The story of Atlanta's racial relations is much more in depth than these bullet points show. From this small summary, however, we can acknowledge certain major points and themes. The first is that Atlanta certainly grew from the beginning as a city with a large African American community but with large problems in segregation. While some of the larger sources of discrimination (such as Jim Crow and the KKK) are no longer an issue, it is true that Atlanta still suffers from community and housing segregation. Even if unintentional, Atlanta still has areas that are clearly black communities. However, today Atlanta also has pockets of all Latino, Korean, and Vietnamese communities. This points to the growth of multi-ethnicity, even though most other cultural/racial groups are located within the metro area instead of in the city.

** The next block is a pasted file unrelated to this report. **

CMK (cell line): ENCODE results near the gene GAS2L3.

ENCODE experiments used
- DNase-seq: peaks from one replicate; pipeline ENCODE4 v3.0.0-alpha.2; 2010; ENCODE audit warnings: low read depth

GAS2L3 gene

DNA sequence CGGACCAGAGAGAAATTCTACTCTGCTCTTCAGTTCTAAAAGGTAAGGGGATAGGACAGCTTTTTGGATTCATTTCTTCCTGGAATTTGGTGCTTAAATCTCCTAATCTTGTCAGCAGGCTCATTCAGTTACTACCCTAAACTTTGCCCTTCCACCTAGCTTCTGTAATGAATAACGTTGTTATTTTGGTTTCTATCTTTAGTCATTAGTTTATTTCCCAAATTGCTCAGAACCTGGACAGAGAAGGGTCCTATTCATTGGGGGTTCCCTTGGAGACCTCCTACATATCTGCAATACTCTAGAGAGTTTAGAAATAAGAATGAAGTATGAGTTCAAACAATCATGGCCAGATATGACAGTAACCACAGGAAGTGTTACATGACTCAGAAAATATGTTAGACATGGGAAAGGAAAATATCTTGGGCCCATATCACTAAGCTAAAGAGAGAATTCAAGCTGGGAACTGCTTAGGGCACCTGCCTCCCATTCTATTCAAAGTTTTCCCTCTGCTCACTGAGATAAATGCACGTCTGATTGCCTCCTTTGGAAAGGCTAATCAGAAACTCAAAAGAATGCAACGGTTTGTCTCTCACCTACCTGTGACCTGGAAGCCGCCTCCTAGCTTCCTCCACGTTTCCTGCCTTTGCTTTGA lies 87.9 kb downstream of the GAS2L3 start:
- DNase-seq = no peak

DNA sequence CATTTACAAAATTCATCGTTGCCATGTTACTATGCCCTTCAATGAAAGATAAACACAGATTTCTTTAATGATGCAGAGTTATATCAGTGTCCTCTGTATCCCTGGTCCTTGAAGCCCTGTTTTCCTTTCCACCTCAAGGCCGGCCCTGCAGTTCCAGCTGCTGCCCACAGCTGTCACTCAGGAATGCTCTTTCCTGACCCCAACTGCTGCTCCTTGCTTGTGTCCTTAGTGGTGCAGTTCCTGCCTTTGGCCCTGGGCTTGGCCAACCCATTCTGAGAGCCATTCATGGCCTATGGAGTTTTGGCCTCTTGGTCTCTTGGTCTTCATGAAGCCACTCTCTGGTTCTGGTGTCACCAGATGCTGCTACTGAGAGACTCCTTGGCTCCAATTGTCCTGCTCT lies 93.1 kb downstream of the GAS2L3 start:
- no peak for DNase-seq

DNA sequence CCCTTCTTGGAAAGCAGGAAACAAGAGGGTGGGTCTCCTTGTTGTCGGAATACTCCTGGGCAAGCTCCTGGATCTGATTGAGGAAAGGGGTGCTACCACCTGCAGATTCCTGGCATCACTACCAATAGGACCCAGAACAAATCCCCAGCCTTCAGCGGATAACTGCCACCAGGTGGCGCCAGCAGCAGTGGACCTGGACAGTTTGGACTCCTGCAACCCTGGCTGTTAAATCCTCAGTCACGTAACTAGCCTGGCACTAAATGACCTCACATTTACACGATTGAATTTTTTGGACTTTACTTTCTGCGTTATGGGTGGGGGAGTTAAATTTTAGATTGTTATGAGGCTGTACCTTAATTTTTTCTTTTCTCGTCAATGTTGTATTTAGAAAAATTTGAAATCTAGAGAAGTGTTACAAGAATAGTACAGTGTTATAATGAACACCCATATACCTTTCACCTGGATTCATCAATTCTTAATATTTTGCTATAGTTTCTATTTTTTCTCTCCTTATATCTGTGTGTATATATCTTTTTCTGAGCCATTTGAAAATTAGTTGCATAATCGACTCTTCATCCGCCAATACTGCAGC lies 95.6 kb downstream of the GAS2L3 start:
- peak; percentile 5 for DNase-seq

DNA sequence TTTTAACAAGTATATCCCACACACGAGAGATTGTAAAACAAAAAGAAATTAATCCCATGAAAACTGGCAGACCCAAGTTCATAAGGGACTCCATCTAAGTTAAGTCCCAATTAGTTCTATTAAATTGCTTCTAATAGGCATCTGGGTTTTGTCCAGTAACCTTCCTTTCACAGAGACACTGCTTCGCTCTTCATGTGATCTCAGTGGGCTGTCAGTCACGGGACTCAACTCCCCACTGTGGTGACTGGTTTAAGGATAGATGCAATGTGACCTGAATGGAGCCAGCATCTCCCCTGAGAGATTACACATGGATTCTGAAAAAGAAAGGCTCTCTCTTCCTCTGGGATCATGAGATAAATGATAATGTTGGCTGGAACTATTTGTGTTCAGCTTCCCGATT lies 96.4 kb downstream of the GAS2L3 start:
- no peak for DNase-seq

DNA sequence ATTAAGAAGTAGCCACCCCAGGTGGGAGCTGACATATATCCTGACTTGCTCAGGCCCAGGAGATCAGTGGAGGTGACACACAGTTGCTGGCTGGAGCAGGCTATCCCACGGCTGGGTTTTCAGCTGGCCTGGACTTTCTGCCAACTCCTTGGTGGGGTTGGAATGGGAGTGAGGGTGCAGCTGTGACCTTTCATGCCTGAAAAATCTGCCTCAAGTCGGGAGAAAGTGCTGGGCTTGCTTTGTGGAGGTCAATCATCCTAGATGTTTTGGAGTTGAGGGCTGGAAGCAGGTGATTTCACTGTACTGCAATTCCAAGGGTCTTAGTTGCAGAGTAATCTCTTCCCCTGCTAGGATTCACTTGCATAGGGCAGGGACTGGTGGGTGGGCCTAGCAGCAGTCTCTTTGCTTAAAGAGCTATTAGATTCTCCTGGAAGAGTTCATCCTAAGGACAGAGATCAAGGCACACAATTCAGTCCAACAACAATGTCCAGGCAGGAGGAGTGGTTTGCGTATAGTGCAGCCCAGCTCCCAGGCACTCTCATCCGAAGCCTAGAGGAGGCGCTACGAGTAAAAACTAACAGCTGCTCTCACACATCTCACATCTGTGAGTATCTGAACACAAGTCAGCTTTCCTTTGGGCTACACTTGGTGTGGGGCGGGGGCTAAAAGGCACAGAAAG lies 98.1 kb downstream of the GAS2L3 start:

Second, the history of black leadership and black mayors is an important one. Atlanta stands out from other southern cities of the time because despite segregation, the black community thrived in its own businesses and communities. Atlanta has had black mayors for decades now, and the relationship between Atlanta's white and black leaders has not been a negative one. It has helped the city grow. The politics of mayors like Maynard Jackson and Andrew Young are prime examples of what Judd and Swanstorm (2010)  call "political incorporation." By appealing to the white business elites and supporting pro-growth polices and downtown development, black mayors in Atlanta have been fairly successful. Thus, by delivering important services, they have been able to form governing coalitions. With the support of the white business leaders, mayors like Jackson succeeded in minority mobilization and minority incorporation (Browning et. al 1986).